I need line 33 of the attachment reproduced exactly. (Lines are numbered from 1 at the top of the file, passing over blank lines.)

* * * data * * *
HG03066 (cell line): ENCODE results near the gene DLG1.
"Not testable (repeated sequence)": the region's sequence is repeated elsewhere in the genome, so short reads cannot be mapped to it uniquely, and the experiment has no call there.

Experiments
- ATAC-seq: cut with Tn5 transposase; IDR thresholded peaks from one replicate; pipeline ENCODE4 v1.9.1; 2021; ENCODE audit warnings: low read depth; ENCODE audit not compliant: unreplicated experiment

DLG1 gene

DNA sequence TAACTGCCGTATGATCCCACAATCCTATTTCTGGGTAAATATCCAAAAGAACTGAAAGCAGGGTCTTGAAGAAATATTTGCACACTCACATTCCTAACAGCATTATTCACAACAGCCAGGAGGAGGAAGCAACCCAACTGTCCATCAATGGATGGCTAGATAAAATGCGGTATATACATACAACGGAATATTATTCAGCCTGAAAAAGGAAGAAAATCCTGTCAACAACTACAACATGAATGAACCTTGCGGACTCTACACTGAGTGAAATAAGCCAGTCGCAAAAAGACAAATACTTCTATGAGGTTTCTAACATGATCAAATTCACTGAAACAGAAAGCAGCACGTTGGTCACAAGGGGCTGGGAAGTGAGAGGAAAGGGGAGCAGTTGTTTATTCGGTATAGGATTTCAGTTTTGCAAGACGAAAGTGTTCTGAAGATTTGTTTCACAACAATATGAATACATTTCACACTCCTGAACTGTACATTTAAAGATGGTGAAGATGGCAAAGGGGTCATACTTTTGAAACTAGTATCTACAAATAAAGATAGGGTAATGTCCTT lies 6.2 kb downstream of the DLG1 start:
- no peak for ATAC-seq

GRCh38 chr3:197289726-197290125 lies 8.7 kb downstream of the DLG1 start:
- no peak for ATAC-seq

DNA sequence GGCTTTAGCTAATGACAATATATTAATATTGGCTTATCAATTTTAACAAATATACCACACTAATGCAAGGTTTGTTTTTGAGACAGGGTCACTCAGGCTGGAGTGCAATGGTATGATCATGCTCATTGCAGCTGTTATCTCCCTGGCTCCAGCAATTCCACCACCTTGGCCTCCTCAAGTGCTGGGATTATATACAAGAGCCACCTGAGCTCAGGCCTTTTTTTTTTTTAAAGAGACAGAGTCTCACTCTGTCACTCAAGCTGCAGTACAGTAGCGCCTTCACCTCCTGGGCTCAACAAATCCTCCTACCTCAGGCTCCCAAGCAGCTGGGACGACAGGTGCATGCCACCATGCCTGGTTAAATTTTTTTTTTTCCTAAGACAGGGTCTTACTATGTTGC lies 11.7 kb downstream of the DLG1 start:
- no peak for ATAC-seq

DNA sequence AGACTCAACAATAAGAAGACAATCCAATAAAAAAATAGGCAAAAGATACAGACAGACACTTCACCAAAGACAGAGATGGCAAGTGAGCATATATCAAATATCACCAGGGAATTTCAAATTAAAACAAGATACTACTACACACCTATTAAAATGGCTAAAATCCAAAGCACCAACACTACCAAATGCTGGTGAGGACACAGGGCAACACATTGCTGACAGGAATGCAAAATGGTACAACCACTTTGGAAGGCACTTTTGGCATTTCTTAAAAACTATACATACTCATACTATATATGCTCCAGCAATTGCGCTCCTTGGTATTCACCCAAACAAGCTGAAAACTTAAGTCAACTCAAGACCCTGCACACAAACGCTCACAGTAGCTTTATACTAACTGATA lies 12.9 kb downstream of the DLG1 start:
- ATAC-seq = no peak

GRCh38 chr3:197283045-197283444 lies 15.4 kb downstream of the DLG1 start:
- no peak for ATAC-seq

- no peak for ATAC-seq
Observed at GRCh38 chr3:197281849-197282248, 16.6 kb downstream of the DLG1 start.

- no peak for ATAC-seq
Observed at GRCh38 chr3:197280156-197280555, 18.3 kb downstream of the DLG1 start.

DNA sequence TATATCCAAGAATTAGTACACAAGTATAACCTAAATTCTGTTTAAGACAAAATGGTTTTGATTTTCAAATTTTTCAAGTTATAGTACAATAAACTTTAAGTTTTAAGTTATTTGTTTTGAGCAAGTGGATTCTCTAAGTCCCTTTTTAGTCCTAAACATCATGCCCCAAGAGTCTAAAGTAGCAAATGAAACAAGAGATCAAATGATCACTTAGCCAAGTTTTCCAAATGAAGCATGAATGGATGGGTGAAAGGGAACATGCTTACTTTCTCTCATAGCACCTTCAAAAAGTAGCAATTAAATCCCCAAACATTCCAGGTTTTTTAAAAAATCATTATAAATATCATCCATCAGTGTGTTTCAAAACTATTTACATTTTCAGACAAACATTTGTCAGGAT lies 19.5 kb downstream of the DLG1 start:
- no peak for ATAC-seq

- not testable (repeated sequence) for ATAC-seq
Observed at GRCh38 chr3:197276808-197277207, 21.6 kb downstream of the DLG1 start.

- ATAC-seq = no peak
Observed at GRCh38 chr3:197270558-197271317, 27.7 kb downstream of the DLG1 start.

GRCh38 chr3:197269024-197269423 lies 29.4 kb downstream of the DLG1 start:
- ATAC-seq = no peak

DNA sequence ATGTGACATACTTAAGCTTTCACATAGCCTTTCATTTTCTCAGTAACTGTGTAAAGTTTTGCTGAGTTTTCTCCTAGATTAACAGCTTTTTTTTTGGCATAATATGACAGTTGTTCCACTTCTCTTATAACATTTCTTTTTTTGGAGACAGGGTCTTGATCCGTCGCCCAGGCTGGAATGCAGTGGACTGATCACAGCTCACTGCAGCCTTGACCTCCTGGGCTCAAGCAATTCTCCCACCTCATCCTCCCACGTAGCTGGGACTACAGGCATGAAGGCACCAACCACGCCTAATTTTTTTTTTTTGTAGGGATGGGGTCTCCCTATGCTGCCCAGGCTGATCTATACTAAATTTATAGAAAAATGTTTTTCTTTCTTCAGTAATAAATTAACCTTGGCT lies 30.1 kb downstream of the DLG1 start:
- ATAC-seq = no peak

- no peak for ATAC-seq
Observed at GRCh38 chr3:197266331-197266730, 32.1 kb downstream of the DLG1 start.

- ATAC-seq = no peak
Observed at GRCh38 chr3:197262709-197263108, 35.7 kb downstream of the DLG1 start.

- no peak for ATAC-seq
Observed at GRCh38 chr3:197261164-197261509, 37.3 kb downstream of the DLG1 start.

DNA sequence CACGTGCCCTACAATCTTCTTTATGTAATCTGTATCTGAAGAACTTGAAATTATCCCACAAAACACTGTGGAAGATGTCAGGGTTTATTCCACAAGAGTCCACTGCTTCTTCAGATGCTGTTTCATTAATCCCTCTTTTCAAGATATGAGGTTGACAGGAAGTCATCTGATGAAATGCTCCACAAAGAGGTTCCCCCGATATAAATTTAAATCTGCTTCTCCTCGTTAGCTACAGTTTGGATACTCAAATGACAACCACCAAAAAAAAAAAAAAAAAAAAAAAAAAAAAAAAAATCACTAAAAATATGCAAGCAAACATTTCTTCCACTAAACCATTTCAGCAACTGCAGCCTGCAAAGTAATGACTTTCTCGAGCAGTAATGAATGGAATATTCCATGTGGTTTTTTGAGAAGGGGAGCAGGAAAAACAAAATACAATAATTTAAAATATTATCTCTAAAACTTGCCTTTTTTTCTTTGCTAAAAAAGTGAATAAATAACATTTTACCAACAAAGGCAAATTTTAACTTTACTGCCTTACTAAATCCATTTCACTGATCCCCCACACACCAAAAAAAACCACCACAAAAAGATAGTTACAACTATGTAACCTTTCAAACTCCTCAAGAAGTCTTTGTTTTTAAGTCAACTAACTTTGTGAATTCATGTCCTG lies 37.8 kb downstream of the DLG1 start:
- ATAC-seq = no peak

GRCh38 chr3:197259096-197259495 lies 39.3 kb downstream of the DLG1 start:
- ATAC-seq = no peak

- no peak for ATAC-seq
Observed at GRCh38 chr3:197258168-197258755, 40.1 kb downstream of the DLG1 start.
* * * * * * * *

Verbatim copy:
Observed at GRCh38 chr3:197262709-197263108, 35.7 kb downstream of the DLG1 start.